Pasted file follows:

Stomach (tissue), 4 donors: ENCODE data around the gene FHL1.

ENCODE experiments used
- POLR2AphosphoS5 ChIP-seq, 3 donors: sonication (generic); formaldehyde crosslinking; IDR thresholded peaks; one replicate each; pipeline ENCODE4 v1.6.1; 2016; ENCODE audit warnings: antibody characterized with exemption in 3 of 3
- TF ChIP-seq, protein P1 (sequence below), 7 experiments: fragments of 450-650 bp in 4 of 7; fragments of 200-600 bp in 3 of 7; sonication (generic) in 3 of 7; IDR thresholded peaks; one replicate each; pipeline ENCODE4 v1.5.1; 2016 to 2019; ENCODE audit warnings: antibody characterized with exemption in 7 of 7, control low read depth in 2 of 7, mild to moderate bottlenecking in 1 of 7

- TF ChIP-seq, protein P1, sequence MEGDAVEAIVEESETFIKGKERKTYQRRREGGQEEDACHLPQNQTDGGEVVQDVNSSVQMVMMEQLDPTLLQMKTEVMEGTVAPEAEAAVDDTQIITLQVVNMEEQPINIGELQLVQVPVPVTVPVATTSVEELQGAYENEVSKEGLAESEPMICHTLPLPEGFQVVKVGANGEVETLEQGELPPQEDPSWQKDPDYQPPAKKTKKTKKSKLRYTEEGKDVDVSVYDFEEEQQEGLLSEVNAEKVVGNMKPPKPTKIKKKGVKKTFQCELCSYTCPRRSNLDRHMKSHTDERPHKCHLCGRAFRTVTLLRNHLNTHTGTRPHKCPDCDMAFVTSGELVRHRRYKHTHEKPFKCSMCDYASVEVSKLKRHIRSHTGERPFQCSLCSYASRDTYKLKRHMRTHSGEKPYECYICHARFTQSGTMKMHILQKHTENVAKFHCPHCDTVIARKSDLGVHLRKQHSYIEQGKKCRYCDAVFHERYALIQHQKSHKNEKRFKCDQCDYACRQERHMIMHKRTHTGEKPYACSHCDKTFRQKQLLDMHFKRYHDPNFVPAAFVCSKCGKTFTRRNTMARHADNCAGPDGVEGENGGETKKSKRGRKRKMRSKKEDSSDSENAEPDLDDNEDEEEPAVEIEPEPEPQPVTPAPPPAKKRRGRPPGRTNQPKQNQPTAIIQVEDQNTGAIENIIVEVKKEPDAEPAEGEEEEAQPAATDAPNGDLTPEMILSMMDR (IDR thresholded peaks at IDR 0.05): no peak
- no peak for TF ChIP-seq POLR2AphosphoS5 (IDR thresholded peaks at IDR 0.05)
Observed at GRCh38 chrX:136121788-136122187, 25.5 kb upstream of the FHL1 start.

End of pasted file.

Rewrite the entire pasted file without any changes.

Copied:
Stomach (tissue), 4 donors: ENCODE data around the gene FHL1.

ENCODE experiments used
- POLR2AphosphoS5 ChIP-seq, 3 donors: sonication (generic); formaldehyde crosslinking; IDR thresholded peaks; one replicate each; pipeline ENCODE4 v1.6.1; 2016; ENCODE audit warnings: antibody characterized with exemption in 3 of 3
- TF ChIP-seq, protein P1 (sequence below), 7 experiments: fragments of 450-650 bp in 4 of 7; fragments of 200-600 bp in 3 of 7; sonication (generic) in 3 of 7; IDR thresholded peaks; one replicate each; pipeline ENCODE4 v1.5.1; 2016 to 2019; ENCODE audit warnings: antibody characterized with exemption in 7 of 7, control low read depth in 2 of 7, mild to moderate bottlenecking in 1 of 7

- TF ChIP-seq, protein P1, sequence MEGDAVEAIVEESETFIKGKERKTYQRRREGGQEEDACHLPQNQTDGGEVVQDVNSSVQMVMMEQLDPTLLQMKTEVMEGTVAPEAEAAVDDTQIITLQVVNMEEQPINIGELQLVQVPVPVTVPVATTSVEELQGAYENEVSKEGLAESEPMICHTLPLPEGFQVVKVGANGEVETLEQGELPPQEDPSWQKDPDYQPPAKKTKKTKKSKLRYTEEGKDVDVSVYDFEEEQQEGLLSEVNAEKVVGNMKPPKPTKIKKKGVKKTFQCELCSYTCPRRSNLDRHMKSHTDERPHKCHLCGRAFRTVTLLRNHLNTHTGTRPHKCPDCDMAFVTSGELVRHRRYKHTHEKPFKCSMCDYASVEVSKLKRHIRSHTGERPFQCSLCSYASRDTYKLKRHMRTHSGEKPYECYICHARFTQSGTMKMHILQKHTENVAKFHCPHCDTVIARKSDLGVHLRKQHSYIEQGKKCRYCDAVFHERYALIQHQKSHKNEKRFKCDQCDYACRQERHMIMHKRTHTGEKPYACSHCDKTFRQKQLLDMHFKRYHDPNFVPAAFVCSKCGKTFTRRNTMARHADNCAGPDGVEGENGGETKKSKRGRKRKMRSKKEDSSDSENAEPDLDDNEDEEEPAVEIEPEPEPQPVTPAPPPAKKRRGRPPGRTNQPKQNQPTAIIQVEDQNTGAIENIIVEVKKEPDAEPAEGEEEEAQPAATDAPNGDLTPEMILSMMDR (IDR thresholded peaks at IDR 0.05): no peak
- no peak for TF ChIP-seq POLR2AphosphoS5 (IDR thresholded peaks at IDR 0.05)
Observed at GRCh38 chrX:136121788-136122187, 25.5 kb upstream of the FHL1 start.